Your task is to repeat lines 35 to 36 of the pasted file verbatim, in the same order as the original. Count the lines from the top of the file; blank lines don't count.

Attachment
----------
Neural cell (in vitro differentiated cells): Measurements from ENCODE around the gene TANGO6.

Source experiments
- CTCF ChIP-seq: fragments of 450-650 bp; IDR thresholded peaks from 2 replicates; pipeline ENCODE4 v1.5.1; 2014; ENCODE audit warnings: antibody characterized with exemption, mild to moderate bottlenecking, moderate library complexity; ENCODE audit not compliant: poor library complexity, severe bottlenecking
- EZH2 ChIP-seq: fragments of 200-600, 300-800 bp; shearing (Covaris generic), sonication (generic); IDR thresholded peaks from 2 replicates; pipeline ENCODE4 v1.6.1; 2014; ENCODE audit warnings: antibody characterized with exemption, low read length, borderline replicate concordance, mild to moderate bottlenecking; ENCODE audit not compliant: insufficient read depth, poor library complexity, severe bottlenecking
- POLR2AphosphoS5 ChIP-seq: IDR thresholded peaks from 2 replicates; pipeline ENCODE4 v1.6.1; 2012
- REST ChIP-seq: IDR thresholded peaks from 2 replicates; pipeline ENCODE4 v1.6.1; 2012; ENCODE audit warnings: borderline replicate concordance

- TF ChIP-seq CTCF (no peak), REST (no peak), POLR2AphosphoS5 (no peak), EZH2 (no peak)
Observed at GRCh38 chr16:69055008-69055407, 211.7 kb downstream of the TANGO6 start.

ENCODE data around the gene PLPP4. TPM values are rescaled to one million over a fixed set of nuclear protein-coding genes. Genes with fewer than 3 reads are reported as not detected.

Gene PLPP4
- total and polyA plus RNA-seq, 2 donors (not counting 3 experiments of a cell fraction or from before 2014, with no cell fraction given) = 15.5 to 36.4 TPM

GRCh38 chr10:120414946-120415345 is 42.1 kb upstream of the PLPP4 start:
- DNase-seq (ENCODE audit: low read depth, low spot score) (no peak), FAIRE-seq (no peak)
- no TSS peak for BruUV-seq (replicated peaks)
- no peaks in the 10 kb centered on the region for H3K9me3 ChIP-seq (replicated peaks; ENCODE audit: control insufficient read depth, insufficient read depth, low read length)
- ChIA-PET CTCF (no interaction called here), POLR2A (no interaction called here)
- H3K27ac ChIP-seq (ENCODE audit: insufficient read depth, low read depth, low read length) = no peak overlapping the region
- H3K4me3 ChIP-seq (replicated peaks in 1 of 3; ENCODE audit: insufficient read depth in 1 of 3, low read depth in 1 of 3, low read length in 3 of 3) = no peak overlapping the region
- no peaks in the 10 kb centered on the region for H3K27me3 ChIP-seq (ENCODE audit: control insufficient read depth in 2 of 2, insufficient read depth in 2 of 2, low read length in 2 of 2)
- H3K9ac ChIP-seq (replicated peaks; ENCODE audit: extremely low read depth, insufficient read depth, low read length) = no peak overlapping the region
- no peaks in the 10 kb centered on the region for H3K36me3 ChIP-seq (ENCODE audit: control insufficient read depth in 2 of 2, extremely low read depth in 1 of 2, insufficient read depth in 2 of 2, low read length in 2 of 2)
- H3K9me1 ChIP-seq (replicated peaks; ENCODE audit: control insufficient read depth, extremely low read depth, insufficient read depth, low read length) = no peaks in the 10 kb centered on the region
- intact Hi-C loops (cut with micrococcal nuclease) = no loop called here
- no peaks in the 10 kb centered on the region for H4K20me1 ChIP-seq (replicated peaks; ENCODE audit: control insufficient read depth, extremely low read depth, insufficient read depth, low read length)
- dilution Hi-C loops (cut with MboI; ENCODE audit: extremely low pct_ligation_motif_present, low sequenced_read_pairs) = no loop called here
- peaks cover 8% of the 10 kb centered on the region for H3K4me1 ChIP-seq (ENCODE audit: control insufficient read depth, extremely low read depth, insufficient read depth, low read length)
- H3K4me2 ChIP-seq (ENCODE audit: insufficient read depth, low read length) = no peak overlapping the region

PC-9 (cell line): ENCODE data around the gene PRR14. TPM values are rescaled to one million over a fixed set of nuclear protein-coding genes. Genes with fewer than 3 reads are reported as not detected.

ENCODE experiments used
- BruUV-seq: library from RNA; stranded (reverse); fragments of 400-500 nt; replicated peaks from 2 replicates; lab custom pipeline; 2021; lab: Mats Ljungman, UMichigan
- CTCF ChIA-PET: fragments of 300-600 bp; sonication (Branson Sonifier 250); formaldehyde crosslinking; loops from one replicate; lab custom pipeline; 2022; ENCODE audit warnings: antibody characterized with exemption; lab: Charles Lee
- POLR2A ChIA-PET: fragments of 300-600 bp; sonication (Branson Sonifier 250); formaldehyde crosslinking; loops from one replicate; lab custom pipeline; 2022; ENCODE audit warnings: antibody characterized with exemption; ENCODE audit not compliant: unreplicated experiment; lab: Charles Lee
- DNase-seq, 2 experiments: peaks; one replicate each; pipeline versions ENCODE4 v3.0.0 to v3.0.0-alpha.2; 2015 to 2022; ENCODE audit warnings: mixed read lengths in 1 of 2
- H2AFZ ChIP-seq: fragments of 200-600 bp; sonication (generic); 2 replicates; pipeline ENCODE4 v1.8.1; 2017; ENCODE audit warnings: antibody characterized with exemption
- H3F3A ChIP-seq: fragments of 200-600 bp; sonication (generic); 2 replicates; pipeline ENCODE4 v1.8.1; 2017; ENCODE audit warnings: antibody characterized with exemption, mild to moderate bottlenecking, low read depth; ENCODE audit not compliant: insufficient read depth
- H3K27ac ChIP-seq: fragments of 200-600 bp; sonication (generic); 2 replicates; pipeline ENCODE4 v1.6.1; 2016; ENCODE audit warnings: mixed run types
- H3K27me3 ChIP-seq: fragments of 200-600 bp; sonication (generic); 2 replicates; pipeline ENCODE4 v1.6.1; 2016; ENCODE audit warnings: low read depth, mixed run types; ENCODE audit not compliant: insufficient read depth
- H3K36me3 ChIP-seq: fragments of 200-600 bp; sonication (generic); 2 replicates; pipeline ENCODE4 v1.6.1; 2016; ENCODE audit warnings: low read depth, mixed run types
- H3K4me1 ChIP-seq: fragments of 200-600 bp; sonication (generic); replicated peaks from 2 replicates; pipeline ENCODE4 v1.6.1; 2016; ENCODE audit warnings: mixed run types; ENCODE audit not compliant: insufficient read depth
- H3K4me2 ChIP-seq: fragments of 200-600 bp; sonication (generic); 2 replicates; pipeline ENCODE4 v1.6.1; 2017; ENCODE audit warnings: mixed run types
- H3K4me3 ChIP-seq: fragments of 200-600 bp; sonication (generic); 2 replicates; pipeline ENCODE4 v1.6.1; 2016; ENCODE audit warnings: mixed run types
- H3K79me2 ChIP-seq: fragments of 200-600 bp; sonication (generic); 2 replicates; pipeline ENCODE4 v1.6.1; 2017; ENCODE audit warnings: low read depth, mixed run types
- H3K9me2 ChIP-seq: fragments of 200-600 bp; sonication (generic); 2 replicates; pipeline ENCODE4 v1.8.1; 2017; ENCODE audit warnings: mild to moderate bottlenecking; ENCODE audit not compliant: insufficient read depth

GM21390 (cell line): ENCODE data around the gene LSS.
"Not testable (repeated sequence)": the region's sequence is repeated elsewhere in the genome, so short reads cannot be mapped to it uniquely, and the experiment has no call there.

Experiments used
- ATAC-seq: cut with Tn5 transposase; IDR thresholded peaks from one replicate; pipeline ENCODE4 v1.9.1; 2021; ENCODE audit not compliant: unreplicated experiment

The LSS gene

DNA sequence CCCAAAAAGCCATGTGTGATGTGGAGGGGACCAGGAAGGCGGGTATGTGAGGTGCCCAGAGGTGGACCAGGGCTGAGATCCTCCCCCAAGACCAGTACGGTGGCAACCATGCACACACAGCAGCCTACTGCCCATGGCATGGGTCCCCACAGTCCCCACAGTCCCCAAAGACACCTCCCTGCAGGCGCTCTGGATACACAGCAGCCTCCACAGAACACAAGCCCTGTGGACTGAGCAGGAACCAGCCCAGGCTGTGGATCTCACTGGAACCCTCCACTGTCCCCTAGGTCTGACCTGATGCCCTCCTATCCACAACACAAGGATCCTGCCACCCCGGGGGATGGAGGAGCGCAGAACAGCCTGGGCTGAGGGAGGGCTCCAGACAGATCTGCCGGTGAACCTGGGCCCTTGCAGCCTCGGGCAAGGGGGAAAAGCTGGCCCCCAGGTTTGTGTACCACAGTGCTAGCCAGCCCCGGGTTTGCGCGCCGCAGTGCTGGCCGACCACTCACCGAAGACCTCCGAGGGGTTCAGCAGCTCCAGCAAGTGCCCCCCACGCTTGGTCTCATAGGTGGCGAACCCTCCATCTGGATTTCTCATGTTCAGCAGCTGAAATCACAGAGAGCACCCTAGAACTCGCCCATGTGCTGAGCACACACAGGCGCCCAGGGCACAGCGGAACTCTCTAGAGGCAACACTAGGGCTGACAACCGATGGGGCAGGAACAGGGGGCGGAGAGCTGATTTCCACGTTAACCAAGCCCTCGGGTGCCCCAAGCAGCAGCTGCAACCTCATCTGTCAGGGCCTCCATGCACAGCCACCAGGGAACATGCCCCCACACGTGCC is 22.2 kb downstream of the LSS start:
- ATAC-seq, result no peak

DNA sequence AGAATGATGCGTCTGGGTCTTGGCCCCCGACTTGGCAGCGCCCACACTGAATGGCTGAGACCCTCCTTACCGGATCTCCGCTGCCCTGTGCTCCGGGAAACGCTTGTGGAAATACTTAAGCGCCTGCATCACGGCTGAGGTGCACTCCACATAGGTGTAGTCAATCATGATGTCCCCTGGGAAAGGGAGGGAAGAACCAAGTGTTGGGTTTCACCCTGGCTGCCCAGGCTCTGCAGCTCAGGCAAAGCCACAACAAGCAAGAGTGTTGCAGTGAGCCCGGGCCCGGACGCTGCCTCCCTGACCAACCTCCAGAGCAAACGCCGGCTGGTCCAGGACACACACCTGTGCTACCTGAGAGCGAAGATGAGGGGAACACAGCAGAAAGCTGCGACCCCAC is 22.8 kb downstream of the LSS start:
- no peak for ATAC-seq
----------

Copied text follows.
- H3F3A ChIP-seq: fragments of 200-600 bp; sonication (generic); 2 replicates; pipeline ENCODE4 v1.8.1; 2017; ENCODE audit warnings: antibody characterized with exemption, mild to moderate bottlenecking, low read depth; ENCODE audit not compliant: insufficient read depth
- H3K27ac ChIP-seq: fragments of 200-600 bp; sonication (generic); 2 replicates; pipeline ENCODE4 v1.6.1; 2016; ENCODE audit warnings: mixed run types